Google’s enhancing Google Lens, its computer vision-powered app that brings up information related to the objects it identifies, with new features.
Starting today, Lens can surface skin conditions similar to what you might see on your own skin, like moles and rashes. Uploading a picture or photo through Lens will kick off a search for visual matches, which will also work for other physical maladies that you might not be sure how to describe with words (like a bump on the lip, a line on nails or hair loss).
It’s a step short of the AI-driven app Google launched in 2021 to diagnose skin, hair and nail conditions. That app, which debuted first in the E.U., faced barriers to entry in the U.S., where it would’ve had to been approved by the Food and Drug Administration. (Google declined to seek approval.)
Still, the Lens feature might be useful for folks deciding whether to seek medical attention or over-the-counter treatments.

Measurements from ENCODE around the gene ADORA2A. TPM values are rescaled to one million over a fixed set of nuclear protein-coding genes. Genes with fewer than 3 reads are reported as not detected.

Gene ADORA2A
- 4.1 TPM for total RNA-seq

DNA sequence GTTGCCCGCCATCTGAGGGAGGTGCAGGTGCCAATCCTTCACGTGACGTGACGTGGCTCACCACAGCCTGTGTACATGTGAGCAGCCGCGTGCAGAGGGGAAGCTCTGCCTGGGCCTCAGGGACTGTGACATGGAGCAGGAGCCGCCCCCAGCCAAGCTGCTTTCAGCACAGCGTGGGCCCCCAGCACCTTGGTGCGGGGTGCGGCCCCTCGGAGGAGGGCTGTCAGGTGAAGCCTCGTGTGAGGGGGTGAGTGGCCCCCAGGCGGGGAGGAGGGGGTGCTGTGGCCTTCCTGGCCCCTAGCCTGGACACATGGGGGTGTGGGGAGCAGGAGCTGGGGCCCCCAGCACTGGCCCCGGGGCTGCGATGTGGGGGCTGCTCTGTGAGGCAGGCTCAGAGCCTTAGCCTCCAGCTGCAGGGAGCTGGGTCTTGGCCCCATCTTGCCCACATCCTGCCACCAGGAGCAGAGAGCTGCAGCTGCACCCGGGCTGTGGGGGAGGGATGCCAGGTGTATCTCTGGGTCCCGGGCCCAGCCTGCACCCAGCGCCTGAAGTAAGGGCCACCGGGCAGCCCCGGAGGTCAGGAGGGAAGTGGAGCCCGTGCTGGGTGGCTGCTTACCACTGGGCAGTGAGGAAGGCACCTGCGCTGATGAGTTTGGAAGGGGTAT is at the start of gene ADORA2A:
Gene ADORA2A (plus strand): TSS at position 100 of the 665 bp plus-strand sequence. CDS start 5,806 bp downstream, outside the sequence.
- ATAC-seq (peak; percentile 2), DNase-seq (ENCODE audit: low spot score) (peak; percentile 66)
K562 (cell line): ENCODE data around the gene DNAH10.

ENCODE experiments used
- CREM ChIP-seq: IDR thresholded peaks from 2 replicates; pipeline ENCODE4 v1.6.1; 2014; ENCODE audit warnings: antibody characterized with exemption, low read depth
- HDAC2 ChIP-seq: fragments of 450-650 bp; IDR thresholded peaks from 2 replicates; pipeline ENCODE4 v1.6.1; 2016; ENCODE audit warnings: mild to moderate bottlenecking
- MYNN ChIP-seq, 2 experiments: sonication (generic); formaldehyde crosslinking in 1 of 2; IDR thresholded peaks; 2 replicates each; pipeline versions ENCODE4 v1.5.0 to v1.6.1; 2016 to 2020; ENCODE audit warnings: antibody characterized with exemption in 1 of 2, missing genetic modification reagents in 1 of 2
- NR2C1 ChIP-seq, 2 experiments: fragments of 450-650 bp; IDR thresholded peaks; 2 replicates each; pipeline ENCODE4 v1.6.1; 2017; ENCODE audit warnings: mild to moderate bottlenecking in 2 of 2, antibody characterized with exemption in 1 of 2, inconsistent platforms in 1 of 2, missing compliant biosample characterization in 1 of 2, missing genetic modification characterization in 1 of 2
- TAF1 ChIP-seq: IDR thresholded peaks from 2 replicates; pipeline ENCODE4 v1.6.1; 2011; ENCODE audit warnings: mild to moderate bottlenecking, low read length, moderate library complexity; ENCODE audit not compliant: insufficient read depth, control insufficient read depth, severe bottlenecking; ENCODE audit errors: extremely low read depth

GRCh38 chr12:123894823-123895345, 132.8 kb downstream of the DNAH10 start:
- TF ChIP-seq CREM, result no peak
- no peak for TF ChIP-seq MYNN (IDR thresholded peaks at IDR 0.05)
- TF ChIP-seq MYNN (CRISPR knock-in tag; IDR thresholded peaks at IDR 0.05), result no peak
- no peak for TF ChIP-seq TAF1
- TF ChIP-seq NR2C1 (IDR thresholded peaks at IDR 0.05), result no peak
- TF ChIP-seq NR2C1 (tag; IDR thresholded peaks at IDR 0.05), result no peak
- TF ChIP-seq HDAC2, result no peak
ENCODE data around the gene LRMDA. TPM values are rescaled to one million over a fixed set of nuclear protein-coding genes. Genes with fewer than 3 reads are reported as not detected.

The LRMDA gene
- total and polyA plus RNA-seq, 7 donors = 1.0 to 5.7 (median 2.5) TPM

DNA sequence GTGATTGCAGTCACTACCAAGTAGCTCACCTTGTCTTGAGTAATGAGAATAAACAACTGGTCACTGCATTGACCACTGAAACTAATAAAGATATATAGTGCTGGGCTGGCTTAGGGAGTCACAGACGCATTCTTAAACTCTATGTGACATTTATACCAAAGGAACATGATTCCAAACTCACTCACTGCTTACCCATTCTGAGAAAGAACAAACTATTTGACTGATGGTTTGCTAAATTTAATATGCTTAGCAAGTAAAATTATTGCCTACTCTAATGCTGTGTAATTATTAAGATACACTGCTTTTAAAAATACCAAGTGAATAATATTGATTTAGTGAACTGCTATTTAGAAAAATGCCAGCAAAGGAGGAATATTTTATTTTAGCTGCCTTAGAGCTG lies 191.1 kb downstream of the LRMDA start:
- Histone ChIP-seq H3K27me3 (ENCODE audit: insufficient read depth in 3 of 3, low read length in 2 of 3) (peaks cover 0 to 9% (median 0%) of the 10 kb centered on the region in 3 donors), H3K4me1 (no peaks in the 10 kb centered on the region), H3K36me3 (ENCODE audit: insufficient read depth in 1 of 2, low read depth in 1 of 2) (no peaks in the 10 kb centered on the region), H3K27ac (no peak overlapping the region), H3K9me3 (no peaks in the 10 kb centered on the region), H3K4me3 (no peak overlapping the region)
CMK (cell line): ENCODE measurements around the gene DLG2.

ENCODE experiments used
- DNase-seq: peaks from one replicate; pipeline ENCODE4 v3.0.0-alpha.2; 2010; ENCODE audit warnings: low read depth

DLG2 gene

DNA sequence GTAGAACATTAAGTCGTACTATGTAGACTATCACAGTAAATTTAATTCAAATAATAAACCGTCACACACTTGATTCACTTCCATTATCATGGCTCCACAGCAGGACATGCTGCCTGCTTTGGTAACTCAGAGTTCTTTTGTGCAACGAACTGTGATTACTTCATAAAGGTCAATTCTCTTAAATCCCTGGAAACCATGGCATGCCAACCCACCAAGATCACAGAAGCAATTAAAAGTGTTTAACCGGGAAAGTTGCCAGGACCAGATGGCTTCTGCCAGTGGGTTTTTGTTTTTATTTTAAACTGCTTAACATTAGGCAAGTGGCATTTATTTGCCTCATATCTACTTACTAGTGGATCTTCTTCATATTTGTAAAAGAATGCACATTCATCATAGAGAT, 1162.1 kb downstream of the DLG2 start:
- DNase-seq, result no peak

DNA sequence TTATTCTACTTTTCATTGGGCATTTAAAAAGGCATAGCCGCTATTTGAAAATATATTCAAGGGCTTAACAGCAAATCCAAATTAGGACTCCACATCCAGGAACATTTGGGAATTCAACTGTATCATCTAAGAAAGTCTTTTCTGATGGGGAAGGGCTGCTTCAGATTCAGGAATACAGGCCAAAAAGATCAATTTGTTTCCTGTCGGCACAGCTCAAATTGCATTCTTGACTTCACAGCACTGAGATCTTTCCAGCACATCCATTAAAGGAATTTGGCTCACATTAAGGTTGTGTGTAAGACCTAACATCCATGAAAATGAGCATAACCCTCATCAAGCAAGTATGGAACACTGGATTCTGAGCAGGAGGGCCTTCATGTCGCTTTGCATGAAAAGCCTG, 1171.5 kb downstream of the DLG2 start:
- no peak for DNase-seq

Elsewhere, as previously announced at I/O, Lens is integrating with Bard, Google’s AI-powered chatbot experience. Users will be able to include images in their Bard prompts and Lens will work behind the scenes to help Bard make sense of what’s being shown. For example, shown a photo of shoes and asked what they’re called, Bard — informed by Lens’ analysis — will come back with an answer.
It’s the latest update to Bard, Google’s answer to ChatGPT, as Google invests an increasing amount of resources into generative AI technologies. Just last week, Google introduced a capability that allows Bard to write, execute and test its own code in the background — improving its ability to program and solve complex math problems. And in May, Google partnered with Adobe to bring art generation to Bard.